South students express themselves through internet trends

Emily Zimbler, staff reporter

Hang on for a minute...we're trying to find some more stories you might like.


Email This Story






Junior George Wood’s phone buzzes. He picks up the device, glances it over and laughs at a meme sent by his co-workers from camp. The meme that Woof received was about an event that happened at camp.  Wood replies with laughing emojis. He clicks out of the group chat and opens Tumblr to find a feed full of memes including doge, pepe and harambe.

Reflecting on the popularity of memes, Wood explained the concept behind memes, or humorous videos shared among the internet. Memes are one of the many internet trends of today along with phenomenons such as the water bottle flip challenge or the cinnamon challenge.

“[Memes are] relatable because you know all about this one thing, and the original meaning of meme is an idea that is passed through people,” Wood said. “If an idea is more relatable to certain people, it’s more likely to be passed along.”

According to a non-scientific Oracle survey, 75 percent of the South students have participated in an internet phenomenon, or shared one of these viral online trends through social media. According to Wood, students and teachers relate to internet phenomenons because of social media presence.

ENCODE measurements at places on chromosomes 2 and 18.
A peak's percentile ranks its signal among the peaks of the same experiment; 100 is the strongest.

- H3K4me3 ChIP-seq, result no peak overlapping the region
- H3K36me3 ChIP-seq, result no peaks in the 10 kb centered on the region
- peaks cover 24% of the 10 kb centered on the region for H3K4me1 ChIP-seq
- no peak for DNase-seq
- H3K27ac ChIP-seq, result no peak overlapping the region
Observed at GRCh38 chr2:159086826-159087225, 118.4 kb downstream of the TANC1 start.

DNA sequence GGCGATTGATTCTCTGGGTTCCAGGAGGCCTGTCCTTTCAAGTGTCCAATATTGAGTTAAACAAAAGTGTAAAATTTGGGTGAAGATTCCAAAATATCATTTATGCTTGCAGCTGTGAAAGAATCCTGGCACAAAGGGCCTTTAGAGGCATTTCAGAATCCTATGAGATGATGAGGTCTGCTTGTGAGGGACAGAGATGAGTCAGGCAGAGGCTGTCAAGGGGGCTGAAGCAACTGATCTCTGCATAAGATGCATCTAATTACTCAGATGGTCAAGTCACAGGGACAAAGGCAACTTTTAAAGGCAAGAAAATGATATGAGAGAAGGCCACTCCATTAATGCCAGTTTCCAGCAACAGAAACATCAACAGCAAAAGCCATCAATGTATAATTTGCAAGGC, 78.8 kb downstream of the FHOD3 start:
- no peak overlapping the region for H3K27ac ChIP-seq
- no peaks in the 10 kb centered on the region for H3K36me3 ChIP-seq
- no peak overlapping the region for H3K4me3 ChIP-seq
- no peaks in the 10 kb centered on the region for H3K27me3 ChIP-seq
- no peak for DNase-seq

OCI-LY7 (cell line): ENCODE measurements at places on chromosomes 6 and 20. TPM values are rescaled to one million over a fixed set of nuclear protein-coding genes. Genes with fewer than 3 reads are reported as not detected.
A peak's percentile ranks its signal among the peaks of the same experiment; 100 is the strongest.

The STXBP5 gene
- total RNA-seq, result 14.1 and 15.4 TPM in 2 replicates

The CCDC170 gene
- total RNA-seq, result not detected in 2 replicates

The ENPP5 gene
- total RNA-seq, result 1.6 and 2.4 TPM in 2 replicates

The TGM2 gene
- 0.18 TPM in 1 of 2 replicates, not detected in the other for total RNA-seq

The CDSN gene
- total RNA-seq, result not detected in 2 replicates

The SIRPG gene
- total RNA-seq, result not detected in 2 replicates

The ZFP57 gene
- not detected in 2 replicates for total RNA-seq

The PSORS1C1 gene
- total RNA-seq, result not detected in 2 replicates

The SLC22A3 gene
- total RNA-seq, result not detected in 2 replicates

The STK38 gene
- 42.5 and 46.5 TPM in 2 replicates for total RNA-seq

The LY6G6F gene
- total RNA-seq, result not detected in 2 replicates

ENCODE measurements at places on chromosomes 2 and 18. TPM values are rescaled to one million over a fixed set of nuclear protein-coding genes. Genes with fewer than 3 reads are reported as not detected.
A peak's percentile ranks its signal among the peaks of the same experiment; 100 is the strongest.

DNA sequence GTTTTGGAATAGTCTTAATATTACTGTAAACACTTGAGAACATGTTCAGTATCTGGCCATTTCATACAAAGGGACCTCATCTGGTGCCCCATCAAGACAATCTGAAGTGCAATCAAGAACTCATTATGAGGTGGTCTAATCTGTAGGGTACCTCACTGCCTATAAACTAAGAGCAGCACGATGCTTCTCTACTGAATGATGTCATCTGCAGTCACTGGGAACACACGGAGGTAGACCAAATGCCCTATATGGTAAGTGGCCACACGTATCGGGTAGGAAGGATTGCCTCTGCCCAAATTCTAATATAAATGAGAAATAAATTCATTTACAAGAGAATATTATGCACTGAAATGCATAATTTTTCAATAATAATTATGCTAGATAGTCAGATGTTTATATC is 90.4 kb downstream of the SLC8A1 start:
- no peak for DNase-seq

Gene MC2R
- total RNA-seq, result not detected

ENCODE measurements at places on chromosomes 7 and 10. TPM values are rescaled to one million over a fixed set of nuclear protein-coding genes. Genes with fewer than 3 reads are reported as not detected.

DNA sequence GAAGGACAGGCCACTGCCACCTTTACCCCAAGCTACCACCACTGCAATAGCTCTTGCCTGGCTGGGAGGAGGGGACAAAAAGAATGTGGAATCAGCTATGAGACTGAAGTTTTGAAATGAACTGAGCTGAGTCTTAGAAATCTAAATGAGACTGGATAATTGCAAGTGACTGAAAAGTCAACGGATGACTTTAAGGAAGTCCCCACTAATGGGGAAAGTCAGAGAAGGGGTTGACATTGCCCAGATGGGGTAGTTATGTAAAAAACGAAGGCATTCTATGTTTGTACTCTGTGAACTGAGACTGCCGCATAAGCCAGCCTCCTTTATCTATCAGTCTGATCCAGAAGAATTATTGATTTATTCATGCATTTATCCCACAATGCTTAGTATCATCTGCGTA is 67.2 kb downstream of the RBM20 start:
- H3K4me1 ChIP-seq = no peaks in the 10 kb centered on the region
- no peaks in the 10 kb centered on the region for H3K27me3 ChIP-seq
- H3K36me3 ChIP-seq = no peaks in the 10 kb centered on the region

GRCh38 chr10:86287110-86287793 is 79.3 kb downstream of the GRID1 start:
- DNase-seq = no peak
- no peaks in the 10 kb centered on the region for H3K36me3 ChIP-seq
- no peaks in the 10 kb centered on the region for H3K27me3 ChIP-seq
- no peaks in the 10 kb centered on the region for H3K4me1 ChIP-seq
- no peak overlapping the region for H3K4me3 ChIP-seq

Junior Zoe Golden has participated in these internet challenges with clubs and sports such as Key Club, Girls Swim Team and Choir. According to Golden, internet phenomenons sometimes serve as a common ground between two different people and encourage bonding.

“It’s just so easy for everyone to connect with [internet trends] and everyone knows about them,” Golden said. “It’s really hard to find an activity to unify a club that’s big especially like Key Club or girls swim team so by doing an internet trend it’s easier to connect over something that everyone knows about.”

According to Golden, these trends create a sense of unity within a group of people who do not know each other due to their familiarity amongst most teenagers. The water bottle flip challenge, Golden explained, helped her bond with another Key Club leader during the leader board’s summer trip to Mackinac Island, Michigan.

“The key club board did that [water bottle flip challenge] while we went on a trip together,” Golden said. “We were doing an amazing race sort of thing on Mackinac Island, and the way we got one of our clues was our teammate and us had to flip the water bottle, and get it to stand […]. Me and my teammate had to work together to figure it out. […] I didn’t really know her before[hand], so it was a good way to connect.”

Print Friendly, PDF & Email